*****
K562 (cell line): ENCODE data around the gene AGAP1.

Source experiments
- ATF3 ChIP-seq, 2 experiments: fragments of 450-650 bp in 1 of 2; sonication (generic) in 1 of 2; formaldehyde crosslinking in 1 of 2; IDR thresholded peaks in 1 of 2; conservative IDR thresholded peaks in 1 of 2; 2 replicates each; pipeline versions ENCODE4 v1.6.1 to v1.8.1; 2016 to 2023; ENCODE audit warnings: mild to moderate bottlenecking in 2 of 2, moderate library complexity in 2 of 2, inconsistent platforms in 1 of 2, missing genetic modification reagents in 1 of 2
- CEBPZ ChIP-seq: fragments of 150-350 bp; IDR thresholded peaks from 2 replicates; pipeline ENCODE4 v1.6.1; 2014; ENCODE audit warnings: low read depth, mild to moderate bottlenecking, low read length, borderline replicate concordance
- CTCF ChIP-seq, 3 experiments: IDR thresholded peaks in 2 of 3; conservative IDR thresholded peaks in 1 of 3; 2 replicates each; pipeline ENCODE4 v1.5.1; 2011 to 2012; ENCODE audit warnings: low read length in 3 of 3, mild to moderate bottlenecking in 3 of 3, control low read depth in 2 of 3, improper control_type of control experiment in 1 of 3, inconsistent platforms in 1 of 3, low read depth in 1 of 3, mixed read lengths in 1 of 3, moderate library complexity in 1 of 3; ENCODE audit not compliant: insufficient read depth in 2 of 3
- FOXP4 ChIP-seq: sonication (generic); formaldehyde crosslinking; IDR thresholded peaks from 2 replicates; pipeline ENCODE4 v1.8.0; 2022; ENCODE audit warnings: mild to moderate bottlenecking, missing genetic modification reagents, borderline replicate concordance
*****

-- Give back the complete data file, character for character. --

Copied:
K562 (cell line): ENCODE data around the gene AGAP1.

Source experiments
- ATF3 ChIP-seq, 2 experiments: fragments of 450-650 bp in 1 of 2; sonication (generic) in 1 of 2; formaldehyde crosslinking in 1 of 2; IDR thresholded peaks in 1 of 2; conservative IDR thresholded peaks in 1 of 2; 2 replicates each; pipeline versions ENCODE4 v1.6.1 to v1.8.1; 2016 to 2023; ENCODE audit warnings: mild to moderate bottlenecking in 2 of 2, moderate library complexity in 2 of 2, inconsistent platforms in 1 of 2, missing genetic modification reagents in 1 of 2
- CEBPZ ChIP-seq: fragments of 150-350 bp; IDR thresholded peaks from 2 replicates; pipeline ENCODE4 v1.6.1; 2014; ENCODE audit warnings: low read depth, mild to moderate bottlenecking, low read length, borderline replicate concordance
- CTCF ChIP-seq, 3 experiments: IDR thresholded peaks in 2 of 3; conservative IDR thresholded peaks in 1 of 3; 2 replicates each; pipeline ENCODE4 v1.5.1; 2011 to 2012; ENCODE audit warnings: low read length in 3 of 3, mild to moderate bottlenecking in 3 of 3, control low read depth in 2 of 3, improper control_type of control experiment in 1 of 3, inconsistent platforms in 1 of 3, low read depth in 1 of 3, mixed read lengths in 1 of 3, moderate library complexity in 1 of 3; ENCODE audit not compliant: insufficient read depth in 2 of 3
- FOXP4 ChIP-seq: sonication (generic); formaldehyde crosslinking; IDR thresholded peaks from 2 replicates; pipeline ENCODE4 v1.8.0; 2022; ENCODE audit warnings: mild to moderate bottlenecking, missing genetic modification reagents, borderline replicate concordance